Turkey played a leading role in contributing to the adoption of free market rules by the Central Asian countries. A network of Turkish businessmen is actively engaged with the Central Asian Republics. There are more then two thousand registered Turkish companies and several thousand joint ventures with local partners in the region. Turkey is also a prominent trade partner of these countries…

There are two Turkish universities in Central Asia and many private and state schools run by the Turks throughout the region…

During the last twenty years we have also have accomplished to deepen solidarity and mutual support with the Turkic speaking countries on international and regional issues. With this understanding, in 2010 we established with Azerbaijan, Kazakhstan and Kyrgyzstan the Cooperation Council of Turkic Speaking States.

By virtue of the commonality of language, ethnicity, and culture in the states of the region, Turkey is a key player, along with Russia and China, in maintaining stability in the region.

Source. turkishgrammar.net

Other Issues

This ends my summary and comment of the two presentations mentioned at the head of this article. Now to mention briefly and illustrate other issues not developed by either speaker, which are relevant to the security of the region surrounding Turkey:

  • Ferment in Islamic states in the region
  • The issue of “Kurdistan”

Ferment in Islamic states in the region

Here is a map of countries in the region where a significant proportion of the population are of the Islamic Faith, with the percent of the Shia denomination shown (please click on the image):

Percent Shia Muslims in Countries of North Africa and Western Asia

Although people of the Shia and Sunni denominations live together harmoniously in most areas, there are regions where their differences arise to armed conflict. There are other sources of conflict, as well, such as has arisen in Syria, at the southern border of Turkey. And, there is uncertainty regarding Iran’s growing belligerence in the region, another country bordering Turkey.

The issue of “Kurdistan”

There has never been a formal nation of Kurdistan, but there are many references to such an entity by virtue of so many Kurdish people having resided for centuries in contiguous regions of Turkey, Syria, Iraq and Iran. Kurdish holds official status in Iraq as a national language alongside Arabic, and is recognized in Iran as a regional language.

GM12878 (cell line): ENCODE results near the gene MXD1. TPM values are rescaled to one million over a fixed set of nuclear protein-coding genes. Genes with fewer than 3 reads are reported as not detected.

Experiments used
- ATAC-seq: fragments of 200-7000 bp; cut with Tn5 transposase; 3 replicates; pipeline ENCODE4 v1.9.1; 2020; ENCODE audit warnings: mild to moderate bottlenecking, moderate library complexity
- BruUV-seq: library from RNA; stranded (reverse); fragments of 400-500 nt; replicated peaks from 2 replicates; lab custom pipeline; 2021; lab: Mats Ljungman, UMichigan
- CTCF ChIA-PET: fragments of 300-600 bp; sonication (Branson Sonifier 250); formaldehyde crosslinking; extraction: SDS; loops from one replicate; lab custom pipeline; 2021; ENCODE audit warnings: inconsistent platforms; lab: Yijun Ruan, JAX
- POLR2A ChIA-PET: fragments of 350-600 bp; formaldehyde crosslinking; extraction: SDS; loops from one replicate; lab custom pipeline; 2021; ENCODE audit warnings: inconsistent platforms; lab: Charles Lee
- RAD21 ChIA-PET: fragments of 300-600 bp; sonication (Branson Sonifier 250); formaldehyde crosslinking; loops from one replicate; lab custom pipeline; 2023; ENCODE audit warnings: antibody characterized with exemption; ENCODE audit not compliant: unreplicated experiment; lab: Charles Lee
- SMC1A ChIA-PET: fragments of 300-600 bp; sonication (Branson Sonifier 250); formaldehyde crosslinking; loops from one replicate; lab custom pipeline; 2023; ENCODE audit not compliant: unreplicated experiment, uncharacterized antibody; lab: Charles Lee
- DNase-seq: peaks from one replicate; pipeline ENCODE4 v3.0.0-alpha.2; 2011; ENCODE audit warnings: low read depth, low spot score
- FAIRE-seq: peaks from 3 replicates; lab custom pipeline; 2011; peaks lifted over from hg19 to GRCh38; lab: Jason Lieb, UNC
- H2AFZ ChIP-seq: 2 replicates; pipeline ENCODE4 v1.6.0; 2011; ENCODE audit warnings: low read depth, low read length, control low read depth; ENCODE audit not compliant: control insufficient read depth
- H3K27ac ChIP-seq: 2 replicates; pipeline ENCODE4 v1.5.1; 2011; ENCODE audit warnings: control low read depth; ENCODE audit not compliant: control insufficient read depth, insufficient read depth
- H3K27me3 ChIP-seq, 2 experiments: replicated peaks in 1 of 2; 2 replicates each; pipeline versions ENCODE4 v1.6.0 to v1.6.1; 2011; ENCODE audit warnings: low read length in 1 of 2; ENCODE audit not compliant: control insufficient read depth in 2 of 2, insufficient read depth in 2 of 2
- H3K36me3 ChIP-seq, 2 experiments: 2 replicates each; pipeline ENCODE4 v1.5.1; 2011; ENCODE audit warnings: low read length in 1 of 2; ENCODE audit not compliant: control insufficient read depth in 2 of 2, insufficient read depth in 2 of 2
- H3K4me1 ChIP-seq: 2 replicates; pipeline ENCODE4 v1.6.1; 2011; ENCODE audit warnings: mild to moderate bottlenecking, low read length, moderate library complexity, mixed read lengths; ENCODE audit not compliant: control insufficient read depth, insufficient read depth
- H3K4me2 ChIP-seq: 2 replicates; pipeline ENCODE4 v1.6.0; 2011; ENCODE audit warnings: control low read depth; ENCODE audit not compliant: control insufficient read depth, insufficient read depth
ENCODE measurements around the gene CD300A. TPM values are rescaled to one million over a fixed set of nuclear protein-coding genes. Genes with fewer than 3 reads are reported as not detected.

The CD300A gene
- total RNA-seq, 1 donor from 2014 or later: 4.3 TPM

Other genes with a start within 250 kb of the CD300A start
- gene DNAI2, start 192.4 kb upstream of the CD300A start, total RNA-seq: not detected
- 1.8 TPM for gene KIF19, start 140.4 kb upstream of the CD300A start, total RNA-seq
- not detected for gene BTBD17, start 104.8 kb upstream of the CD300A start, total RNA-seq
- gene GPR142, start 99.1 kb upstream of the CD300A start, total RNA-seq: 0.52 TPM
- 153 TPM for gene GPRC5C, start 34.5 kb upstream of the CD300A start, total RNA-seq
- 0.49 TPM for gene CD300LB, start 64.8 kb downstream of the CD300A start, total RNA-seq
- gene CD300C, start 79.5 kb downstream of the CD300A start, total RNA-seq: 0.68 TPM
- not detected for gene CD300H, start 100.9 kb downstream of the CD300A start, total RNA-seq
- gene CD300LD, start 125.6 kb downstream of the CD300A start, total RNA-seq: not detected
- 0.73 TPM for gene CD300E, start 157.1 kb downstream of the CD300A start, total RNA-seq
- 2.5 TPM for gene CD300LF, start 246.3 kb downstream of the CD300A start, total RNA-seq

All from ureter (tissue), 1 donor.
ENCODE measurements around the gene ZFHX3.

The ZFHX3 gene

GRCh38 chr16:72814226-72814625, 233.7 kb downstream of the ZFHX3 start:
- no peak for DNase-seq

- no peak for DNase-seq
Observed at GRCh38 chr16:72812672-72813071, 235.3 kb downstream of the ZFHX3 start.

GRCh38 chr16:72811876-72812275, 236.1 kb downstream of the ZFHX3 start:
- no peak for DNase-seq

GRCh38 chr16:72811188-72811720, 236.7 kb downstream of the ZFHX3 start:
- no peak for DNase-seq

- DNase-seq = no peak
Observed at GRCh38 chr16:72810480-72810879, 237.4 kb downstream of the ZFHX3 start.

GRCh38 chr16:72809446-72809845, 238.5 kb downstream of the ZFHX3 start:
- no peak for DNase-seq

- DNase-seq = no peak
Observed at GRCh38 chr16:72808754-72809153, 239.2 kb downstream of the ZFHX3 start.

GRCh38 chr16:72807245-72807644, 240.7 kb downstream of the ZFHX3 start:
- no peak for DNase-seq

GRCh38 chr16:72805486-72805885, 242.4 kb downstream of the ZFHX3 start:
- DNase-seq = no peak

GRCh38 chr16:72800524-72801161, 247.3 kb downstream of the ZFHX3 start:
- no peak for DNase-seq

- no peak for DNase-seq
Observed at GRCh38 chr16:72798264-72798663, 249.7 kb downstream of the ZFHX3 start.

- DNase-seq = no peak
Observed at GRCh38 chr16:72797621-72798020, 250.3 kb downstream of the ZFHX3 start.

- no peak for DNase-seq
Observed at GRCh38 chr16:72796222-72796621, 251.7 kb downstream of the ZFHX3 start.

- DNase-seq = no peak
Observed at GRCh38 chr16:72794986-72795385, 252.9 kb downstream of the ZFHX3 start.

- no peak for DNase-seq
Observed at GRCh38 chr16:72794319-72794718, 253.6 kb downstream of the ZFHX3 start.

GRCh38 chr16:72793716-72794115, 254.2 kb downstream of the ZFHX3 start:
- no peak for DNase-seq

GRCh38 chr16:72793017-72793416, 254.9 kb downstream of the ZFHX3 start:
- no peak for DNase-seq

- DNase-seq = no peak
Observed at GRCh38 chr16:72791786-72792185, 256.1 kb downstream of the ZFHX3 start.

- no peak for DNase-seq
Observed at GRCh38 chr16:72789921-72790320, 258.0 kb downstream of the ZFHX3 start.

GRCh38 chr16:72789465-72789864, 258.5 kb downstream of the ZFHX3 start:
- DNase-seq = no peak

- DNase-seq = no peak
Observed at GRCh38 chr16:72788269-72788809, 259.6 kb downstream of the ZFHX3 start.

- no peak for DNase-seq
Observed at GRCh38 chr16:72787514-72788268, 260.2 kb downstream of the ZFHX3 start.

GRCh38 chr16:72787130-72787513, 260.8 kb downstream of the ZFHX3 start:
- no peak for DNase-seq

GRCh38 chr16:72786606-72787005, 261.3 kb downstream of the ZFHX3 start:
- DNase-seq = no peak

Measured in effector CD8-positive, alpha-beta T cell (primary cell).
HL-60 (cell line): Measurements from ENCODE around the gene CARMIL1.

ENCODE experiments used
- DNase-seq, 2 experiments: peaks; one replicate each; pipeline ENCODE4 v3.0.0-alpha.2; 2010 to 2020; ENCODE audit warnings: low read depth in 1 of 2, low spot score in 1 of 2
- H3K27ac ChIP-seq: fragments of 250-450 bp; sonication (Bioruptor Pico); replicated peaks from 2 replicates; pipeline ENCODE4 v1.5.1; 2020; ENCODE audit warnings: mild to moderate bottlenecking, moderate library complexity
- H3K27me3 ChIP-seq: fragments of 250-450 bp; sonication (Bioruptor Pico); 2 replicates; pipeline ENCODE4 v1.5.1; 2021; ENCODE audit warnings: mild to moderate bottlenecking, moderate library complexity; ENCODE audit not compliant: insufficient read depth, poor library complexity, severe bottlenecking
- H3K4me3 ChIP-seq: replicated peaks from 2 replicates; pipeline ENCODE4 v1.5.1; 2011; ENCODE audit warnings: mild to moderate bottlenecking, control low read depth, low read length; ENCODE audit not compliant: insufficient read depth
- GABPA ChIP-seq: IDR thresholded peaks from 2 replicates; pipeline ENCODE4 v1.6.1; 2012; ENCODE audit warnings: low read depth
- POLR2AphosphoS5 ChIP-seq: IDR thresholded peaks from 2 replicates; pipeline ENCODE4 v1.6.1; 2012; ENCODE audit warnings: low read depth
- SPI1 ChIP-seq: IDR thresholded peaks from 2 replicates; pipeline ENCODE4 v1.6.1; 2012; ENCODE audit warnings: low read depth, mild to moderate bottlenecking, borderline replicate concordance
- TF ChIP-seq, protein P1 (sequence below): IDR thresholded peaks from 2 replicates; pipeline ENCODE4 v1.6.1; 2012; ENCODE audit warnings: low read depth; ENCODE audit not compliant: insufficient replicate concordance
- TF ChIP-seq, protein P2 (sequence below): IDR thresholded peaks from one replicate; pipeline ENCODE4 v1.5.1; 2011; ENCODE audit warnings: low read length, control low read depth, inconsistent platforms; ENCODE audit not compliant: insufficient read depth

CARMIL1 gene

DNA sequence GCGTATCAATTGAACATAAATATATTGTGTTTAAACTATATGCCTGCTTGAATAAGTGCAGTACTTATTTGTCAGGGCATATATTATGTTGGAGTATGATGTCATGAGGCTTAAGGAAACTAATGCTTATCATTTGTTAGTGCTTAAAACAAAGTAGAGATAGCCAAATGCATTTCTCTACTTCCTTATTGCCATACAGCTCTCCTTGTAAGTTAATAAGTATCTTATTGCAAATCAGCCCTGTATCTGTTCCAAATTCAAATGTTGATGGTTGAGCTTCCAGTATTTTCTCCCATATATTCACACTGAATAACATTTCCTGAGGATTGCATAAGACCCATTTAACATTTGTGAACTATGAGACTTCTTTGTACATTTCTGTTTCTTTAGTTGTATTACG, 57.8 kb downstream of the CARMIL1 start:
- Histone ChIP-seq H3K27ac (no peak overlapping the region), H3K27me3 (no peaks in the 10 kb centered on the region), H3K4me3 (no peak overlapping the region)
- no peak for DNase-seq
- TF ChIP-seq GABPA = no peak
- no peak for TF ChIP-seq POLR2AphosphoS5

Contemporary use of Kurdistan refers to parts of eastern Turkey, northern Iraq, northwestern Iran and northern Syria inhabited mainly by Kurds. Iraqi Kurdistan first gained autonomous status in 1970 agreement with the Iraqi government and its status was re-confirmed as an autonomous entity within the federal Iraqi republic in 2005. There is also a province by the name Kurdistan in Iran, although it does not enjoy self-rule. Kurds fighting in the Syrian Civil War were able to take control of large sections of Northeast Syria as forces loyal to al-Assad withdrew to fight elsewhere. Having established their own government some Kurds called for autonomy in a democratic Syria, others hoped to establish an independent Kurdistan. Some Kurdish nationalist organizations seek to create an independent nation state of Kurdistan, consisting of some or all of the areas with Kurdish majority, while others campaign for greater Kurdish autonomy within the existing national boundaries. (Source).

An Imagined “Kurdistan”

Turkey says (it) won’t allow PKK to benefit from authority vacuum in Syria: Turkey’s top security council has threatened the presence of the terrorist Kurdistan Workers’ Party (PKK) in northern Syria, vowing that Turkey will not allow the terrorist organization to benefit from the authority vacuum in the war-torn country (News Article Source, 29 August 2012).

Conclusion

The Republic of Turkey is in a position, by virtue of her history, economic strength, political stability and geographic location, to play a key geopolitical role in its region and beyond. The hopes of Zbigniew Brzezinski, and the dreams of The Republic of Turkey, as expressed by Ambassador Fatih Ceylan, may well play out as they envision, but there are known and unknown impediments to these, some revealing themselves and playing out at this moment.